Fareed is having a round table right now about the Goldman Sachs lawsuit, with Eliot Spitzer, Martin Wolf of the Financial Times and Andrew Ross Sorkin of the NYT. They quickly get to the heart of the suit (what it's about, how much merit there is in the case) and also the broader implications for Wall Street and the economy. It's a great discussion.
Oh, yeah, Amity Shlaes is there too, and contributing nothing. Zakaria tossed her an easy one about how Ben Bernacke's actions in creating liquidity were informed by his study of the Great Depression, and she babbled something barely coherent about Bernacke thinking he's a cardiologist. The other three are making precise, informed statements of fact, and Shlaes keeps trying to talk in generalities and metaphor. It's embarrassing, frankly.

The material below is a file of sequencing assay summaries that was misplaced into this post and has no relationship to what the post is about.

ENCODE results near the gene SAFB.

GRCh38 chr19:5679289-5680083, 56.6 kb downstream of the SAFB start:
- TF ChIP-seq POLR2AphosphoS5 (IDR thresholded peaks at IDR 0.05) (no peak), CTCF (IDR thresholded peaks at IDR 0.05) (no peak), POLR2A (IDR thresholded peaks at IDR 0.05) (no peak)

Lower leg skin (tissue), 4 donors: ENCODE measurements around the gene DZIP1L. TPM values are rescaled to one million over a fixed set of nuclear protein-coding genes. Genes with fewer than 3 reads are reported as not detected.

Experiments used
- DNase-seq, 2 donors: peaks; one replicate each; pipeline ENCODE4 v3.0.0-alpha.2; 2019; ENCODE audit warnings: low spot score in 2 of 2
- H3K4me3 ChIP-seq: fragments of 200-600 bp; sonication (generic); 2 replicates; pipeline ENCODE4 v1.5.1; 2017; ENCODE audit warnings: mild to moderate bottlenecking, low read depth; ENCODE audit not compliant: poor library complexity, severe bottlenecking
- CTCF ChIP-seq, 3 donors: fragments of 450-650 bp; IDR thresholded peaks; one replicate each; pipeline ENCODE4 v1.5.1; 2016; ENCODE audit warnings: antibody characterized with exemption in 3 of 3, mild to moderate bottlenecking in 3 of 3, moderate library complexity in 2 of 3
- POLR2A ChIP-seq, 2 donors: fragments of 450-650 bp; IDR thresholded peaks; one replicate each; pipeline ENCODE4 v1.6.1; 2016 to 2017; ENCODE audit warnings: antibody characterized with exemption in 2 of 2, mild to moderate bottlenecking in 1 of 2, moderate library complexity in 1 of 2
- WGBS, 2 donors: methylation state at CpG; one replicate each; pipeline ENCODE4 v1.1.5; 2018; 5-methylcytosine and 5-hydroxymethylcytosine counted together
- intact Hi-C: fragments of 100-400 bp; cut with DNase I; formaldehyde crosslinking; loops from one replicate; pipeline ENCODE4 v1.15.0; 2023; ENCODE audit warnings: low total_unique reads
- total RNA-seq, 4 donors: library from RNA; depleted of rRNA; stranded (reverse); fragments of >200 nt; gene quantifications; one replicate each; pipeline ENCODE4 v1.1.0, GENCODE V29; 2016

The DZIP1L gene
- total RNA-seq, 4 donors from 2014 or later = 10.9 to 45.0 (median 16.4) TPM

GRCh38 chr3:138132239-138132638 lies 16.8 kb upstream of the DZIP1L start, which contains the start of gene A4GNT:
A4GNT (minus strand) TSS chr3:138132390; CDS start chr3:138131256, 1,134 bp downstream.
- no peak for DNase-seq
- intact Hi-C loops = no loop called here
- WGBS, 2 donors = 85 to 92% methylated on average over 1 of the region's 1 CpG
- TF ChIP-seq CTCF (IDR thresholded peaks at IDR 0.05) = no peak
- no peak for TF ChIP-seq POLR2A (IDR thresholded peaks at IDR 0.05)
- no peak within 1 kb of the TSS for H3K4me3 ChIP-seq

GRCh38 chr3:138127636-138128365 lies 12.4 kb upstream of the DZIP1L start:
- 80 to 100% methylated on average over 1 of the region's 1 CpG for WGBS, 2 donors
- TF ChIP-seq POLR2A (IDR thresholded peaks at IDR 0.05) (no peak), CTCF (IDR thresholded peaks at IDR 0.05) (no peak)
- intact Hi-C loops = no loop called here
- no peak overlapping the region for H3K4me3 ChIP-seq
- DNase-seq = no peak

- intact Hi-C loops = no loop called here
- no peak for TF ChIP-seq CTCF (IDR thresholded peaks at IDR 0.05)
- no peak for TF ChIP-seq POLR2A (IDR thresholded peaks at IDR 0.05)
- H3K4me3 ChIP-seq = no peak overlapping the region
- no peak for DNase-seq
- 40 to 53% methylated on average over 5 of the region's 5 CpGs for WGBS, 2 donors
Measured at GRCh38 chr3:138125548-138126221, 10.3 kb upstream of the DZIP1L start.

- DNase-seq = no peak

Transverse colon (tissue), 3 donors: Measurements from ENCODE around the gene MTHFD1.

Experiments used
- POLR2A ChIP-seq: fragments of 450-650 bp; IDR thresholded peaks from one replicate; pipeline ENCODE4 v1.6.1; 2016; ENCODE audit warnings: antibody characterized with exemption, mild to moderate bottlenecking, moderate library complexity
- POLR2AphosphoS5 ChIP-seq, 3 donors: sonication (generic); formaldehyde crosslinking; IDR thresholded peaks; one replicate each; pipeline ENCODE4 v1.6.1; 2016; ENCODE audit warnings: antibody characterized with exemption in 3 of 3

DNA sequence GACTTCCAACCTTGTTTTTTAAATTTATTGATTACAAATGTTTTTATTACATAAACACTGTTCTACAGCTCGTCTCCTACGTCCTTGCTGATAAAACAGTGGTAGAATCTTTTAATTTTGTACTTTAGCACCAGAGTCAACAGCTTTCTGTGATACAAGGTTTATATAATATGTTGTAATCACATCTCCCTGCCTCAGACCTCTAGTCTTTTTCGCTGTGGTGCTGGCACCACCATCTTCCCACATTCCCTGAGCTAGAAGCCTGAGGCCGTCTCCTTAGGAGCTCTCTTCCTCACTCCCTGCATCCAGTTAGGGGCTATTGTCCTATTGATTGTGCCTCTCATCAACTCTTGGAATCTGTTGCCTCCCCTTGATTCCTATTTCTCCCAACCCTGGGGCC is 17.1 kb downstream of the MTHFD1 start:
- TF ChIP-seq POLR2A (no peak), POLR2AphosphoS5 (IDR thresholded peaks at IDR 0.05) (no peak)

As for Goldman Sachs? Still hemorrhaging value. Their stock price has dropped about 15% since the SEC's announcement last Friday. As Spitzer said during the panel, the suit is an almost existential crisis for Goldman and Wall Street. It's finally starting to seep out to the public exactly what it is they do, and how completely superfluous it is to the economy.
Whether they win or lose the SEC's suit is almost irrelevant.